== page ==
Rosieg - I just did research on the latest "recommended" eating in Amsterdam for someone who went there a few months ago, so if you're staying on there and you'd like a copy of the notes, let me know.

    It really makes me feel good to know my report is helpful and being put to practical use!

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    We did this trip, san Prague, in reverse in mid-October. It was fabulous in every way, and I would cruise again with AMA in a heartbeat. When we arrived at home, there was a thank-you postcard, hand signed by every member of the crew. I found the locks very very interesting...thanks for a wonderful report.

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    Thank you from moi too wiselindag : ) My DH and I are already booked for the AMA Waterways Nuremberg to Budapest Christmas Market Cruise on the Danube, also on the MS Amacello, this coming December. We are opting to do the Prague portion on our own, renting an apartment to give us more time to explore (like you I love to plan great restaurant meals!) and so we just signed up for the Cruise's bus transfer to Nuremberg. And like you, we will not be any hurry to return to North America after the river boat portion ends in Budapest. We plan to return to Vienna for six days, followed by a week in Venice, renting an apartment in both to give us lots of time to enjoy these fabulous cities. Our independent plans plus the time on the Amacello that you described so wonderfully, in great and helpful detail, is making my excitement and anticipation almost unbearable! Is it December yet?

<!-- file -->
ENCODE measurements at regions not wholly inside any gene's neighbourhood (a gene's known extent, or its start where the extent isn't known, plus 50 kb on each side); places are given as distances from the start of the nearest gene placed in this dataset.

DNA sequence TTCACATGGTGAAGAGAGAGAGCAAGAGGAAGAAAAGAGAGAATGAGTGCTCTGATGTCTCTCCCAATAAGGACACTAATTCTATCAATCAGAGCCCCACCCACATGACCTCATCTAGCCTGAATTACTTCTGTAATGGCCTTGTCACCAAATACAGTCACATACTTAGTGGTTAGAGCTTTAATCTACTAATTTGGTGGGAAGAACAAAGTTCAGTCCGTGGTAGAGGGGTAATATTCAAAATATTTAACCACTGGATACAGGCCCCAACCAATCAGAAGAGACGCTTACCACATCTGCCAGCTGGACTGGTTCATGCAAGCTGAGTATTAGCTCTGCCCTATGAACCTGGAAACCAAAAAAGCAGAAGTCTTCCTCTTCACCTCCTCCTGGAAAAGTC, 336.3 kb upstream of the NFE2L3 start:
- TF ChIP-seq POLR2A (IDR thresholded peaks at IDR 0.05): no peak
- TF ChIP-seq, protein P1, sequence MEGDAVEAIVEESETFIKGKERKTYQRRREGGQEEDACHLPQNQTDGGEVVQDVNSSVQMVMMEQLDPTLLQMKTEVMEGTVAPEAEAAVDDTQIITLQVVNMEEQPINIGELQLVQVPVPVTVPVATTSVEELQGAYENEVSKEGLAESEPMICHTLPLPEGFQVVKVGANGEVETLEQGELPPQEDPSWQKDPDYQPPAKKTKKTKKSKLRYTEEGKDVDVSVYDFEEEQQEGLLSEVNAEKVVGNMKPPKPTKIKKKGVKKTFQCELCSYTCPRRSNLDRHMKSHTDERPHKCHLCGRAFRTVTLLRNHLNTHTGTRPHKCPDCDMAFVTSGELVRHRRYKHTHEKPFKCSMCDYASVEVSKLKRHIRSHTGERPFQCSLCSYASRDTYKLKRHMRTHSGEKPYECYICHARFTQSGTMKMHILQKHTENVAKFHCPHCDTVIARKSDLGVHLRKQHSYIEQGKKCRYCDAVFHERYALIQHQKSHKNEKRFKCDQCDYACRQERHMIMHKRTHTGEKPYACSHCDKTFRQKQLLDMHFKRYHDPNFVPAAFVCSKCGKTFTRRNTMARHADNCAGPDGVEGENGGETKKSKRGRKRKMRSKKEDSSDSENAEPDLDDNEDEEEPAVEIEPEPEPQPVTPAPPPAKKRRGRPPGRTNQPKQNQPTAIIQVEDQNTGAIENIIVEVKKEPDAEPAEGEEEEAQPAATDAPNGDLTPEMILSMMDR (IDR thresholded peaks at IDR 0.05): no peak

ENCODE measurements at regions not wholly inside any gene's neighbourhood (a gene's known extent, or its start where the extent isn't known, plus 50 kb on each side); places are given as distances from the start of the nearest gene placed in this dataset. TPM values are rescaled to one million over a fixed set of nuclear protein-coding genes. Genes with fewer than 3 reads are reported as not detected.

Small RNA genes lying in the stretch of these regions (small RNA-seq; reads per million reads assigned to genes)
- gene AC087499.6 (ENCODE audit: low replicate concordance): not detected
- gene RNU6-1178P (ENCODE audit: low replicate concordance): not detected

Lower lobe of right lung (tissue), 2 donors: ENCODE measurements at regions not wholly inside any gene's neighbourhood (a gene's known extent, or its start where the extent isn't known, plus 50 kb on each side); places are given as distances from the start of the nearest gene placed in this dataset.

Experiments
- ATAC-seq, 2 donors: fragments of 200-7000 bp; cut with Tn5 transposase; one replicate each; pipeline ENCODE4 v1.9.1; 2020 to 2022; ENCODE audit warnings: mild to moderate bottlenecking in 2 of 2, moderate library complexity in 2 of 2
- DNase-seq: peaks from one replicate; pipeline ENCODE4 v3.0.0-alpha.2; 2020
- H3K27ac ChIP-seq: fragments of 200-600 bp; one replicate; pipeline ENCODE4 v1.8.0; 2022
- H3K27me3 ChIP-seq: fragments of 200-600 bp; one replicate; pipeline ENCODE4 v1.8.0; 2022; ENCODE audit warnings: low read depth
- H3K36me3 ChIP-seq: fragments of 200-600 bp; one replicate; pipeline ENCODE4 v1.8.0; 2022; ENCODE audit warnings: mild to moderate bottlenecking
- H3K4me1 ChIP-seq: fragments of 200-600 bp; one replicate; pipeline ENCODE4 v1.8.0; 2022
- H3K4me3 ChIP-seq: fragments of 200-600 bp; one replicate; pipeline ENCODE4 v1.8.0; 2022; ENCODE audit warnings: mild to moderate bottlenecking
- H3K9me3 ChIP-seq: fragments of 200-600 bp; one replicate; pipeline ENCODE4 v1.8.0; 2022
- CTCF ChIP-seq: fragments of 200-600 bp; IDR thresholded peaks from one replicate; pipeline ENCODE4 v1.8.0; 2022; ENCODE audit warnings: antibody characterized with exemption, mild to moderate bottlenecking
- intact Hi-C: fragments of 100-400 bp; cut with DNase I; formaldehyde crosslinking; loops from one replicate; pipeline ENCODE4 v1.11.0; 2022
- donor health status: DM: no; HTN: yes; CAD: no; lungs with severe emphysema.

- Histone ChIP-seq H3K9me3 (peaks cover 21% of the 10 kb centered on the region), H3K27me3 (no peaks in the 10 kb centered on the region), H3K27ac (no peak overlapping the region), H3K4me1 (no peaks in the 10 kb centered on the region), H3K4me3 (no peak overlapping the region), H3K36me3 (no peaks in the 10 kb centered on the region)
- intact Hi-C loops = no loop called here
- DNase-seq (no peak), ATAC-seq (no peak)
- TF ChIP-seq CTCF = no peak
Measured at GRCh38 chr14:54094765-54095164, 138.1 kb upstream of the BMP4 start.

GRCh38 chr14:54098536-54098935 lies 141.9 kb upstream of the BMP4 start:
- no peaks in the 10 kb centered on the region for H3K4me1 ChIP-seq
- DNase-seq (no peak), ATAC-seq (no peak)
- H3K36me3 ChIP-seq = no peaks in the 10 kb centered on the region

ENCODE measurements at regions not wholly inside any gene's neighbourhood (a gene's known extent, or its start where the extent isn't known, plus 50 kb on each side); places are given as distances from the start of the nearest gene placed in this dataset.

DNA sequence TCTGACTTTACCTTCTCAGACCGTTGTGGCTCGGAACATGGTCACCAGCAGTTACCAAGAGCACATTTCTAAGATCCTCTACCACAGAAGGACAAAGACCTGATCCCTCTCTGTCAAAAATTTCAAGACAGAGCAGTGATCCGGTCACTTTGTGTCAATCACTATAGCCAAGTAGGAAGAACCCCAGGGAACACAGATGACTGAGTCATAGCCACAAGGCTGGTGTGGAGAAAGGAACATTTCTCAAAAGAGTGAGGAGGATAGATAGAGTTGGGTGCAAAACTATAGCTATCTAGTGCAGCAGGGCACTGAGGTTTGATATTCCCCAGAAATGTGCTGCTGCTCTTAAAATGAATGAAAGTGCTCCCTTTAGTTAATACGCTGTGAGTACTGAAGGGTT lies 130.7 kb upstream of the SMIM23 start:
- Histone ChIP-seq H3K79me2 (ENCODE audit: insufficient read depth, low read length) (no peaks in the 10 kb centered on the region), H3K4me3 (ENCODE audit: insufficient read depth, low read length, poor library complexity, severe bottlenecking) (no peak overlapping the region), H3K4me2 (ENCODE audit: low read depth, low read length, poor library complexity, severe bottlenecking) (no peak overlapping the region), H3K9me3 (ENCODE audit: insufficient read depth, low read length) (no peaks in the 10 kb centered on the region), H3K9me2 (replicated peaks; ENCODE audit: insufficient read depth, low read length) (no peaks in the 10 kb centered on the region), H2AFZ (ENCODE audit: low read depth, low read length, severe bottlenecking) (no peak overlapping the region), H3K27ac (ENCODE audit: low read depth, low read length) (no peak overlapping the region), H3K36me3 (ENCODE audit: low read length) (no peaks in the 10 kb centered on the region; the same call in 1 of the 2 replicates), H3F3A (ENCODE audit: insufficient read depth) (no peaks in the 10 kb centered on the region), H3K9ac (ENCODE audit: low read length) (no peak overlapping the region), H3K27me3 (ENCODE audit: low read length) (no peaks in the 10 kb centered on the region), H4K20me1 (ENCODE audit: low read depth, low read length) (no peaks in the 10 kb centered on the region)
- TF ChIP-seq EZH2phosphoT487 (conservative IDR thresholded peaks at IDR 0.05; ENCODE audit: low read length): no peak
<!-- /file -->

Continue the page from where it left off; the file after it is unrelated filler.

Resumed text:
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    Encantadora - I would love a report on what sounds like a fabulous trip when you return, so please let me know when you post one or at least how your trip went if you think of it. I have spent lots of time looking at other people's Christmas market trips, but I'm not a lover of cold weather and think I'll stick to the Caribbean and the Southern hemisphere for December-January-February! I'll be back on AMA (on the Amadagio) in October with a group of friends and am very much looking forward to returning to some favorites in each city and finding some new and wonderful restaurants in Prague and Budapest.

    Love Maine and Leslie - glad you liked the report. I'm still behind on trip reports and now have three more to post on CC and four to post here, but life and especially travel keeps getting in the way. I have been on four ocean cruises since January 1, but now plan on taking a break.

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    We are heading back to Prague and our cruise on the Danube in a few weeks and I'd be very glad to hear from anyone who has been on AMA during the past few months. If you read this trip report, did you notice any changes? Are there any activities not on the tours in either Prague or Budapest (or perhaps in the other ports) that you would recommend? Since food is always high on my priority list, any dishes on the Amadagio you would recommend or suggest we avoid? Thanks for any assistance you can provide.